SpaceX IPO: Successfully Disrupting The Aerospace Market

  • Aerospace service provider SpaceX is leading the efforts to enable low-cost commercial aerospace services.
  • The company has contracts with NASA to transport cargo to the ISS in the short run and U.S. astronauts in the long run.
  • Despite the valuation hike, SpaceX will be an attractive buy in case of an IPO.
SpaceX IPO

Elon Musk’s Space Exploration Technologies Corporation, which is also known as SpaceX, is probably the entrepreneur’s most exciting initiative, and his other initiatives include electrical cars manufacturer Tesla (NASDAQ:TSLA) and solar energy provider SolarCity (NASDAQ:SCTY), among others. SpaceX designs, manufactures, and launches rockets and spacecrafts providing low-cost space transport services. SpaceX is the ultimate leader in the private aerospace market as it succeeded not only in sending a spacecraft into orbit but also in launching a vehicle that provided supplies to the International Space Station (ISS).

SpaceX Revenue and Business Model

Supplying cargo to the ISS was not a onetime effort by SpaceX but part of the company’s $1.6B contract with NASA that was signed in 2008. NASA chose SpaceX to perform at least 12 missions to the ISS to provide cargo and supplies for the station; this contract may end up including additional missions on top of the cargo shipping and could rise to $3.1B. In 2014, NASA and SpaceX expanded their relationship further when NASA chose SpaceX for a very lucrative mission to develop, test and finally transport U.S. astronauts into space by 2017 and ending U.S. dependence on Russia. The 2014 contract is worth $2.6B for SpaceX and the company will be able to use the capabilities developed in this project for its commercial purposes later on.

Besides the NASA agreements and the government-funded projects, SpaceX provides some commercial aerospace services such as an aerospace rocket launch service, satellite launch service, and manned space travel. SpaceX vision is to offer rocket launch service powered by reusable rockets for relatively low prices that are expected to range between $5M and $7M per launch. SpaceX is also engaged in an ambitious project to deliver The Internet through satellites to areas which currently don’t have an internet connection. An internet connection from space that covers the entire world is tech companies wet dream. Google (NASDAQ:GOOG), Facebook (NASDAQ:FB), Microsoft (NASDAQ:MSFT) and other giants tried in the past to launch similar projects with balloons, antennas, and drones, but SpaceX solution could be the most realistic of all. The internet by satellite will require SpaceX to launch several thousands of small satellites that will orbit the earth and cover every piece of it.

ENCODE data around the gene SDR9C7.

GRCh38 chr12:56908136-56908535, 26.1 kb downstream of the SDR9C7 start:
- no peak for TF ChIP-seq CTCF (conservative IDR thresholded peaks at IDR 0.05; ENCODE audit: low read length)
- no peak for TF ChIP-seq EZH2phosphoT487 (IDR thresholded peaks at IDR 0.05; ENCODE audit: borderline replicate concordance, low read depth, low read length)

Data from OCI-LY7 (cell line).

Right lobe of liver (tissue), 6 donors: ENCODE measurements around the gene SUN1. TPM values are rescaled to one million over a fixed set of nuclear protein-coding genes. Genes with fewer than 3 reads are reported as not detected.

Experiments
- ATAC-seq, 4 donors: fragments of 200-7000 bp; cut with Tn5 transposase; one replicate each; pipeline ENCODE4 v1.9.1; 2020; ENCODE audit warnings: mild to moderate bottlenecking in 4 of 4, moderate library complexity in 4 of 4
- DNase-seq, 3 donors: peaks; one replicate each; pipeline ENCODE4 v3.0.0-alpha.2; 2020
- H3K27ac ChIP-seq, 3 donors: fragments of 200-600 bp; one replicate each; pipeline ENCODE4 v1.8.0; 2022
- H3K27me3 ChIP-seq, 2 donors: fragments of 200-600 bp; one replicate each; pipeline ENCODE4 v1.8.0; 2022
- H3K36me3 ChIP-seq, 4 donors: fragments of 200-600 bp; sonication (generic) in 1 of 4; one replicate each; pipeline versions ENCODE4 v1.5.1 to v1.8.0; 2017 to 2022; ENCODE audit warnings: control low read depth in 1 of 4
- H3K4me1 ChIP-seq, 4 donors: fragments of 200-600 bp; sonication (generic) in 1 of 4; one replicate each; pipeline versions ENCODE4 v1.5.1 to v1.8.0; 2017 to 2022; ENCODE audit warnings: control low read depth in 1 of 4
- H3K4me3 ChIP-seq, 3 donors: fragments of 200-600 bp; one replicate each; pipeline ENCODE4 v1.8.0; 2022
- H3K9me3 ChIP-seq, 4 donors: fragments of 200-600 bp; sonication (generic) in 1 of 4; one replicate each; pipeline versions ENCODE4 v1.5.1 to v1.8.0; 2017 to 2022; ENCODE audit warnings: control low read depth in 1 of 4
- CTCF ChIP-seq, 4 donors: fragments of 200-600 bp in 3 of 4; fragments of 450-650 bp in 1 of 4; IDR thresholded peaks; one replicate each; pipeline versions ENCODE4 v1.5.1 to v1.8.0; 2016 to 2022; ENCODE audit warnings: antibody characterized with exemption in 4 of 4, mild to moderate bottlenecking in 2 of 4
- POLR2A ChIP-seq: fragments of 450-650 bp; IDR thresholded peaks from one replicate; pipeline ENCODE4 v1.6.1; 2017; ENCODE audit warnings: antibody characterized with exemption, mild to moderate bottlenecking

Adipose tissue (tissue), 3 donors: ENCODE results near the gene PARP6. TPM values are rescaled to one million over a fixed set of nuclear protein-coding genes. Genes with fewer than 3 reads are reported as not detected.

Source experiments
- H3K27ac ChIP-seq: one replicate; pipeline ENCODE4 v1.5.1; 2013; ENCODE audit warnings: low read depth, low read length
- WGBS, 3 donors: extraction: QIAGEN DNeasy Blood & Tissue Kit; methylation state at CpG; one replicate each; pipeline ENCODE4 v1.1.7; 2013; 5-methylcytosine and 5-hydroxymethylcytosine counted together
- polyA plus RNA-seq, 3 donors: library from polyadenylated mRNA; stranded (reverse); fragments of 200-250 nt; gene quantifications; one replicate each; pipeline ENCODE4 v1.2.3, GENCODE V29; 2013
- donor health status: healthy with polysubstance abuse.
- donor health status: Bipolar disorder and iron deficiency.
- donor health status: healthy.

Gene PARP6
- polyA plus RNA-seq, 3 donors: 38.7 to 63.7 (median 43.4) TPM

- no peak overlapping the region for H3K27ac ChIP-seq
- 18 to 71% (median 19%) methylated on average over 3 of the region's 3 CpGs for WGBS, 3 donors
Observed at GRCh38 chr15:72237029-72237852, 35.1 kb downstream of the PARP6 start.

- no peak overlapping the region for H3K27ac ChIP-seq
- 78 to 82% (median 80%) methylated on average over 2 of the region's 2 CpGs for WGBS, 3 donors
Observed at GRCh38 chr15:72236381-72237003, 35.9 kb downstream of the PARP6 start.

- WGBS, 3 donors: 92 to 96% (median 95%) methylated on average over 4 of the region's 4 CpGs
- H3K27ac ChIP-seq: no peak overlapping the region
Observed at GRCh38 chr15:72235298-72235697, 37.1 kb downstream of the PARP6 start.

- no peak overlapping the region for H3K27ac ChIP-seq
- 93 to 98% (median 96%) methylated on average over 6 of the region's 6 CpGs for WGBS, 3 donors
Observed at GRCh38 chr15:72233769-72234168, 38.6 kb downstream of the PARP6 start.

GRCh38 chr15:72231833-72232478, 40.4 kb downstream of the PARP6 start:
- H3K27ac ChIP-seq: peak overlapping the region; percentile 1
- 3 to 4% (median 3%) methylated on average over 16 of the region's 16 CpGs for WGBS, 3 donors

SpaceX Funding and Valuation

SpaceX raised more than $1.2B in seven equity funding rounds between March 2006 and January 2015. In the latest round in January 2015, Google and Fidelity invested $1B into the company for approximately 8.5% of the company’s shares, evaluating the company at $12B. Probably, Google invested 90% of the funds in that round to get a piece of SpaceX’s satellite Internet project, indicating its importance for Google’s growth. As a worldwide household name, Google can continue to grow by penetrating new markets in Africa, Latin America, and Asia where Internet connections are lacking. Moreover, with full, high-quality satellite coverage of the planet, Google could offer additional commercial intelligence information services. For Google, this is as strategic as Google Fiber, Google Glass, and location-based ads, and serving as a central player in the satellite Internet industry could be significant for its success.